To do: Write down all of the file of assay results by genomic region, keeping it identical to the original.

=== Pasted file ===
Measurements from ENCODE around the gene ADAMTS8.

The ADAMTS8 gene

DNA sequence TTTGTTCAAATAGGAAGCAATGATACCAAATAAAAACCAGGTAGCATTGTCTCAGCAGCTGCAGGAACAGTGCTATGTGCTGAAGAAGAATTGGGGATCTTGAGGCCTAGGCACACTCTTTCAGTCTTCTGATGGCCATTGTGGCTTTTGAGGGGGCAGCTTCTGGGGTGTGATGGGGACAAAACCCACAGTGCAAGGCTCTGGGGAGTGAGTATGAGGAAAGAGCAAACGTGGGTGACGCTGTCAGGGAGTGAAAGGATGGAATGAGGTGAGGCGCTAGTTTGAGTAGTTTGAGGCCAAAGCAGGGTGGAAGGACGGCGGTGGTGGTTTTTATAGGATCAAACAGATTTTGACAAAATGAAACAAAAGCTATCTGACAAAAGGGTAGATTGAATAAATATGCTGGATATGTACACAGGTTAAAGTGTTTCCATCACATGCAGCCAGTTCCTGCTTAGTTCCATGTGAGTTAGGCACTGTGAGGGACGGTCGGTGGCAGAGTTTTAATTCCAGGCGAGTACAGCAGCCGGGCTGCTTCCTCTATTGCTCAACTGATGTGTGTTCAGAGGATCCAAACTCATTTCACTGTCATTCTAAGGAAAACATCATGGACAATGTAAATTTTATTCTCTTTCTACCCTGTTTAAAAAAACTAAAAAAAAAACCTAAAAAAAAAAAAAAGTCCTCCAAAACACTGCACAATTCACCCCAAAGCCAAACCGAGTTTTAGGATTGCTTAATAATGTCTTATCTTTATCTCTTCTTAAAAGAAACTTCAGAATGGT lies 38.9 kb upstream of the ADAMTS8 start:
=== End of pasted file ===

Measurements from ENCODE around the gene ADAMTS8.

The ADAMTS8 gene

DNA sequence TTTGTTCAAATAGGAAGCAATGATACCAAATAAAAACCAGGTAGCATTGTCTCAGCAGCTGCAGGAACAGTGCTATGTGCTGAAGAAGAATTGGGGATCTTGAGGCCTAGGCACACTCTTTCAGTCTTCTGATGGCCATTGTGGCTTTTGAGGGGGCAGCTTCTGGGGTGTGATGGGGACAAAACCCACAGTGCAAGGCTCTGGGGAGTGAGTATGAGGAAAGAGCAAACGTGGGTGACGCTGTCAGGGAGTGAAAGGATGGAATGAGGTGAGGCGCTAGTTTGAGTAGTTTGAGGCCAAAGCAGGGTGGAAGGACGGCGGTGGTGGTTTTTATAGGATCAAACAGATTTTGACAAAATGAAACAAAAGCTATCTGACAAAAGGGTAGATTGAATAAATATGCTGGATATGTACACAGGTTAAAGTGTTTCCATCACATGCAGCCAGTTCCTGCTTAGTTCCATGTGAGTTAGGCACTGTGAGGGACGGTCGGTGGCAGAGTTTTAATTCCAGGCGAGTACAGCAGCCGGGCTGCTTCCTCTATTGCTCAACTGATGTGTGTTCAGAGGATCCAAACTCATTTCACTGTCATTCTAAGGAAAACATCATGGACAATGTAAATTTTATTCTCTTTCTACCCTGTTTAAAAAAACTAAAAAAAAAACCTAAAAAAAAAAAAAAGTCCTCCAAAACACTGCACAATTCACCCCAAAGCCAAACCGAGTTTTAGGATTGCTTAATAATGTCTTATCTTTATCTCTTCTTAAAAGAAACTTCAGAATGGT lies 38.9 kb upstream of the ADAMTS8 start: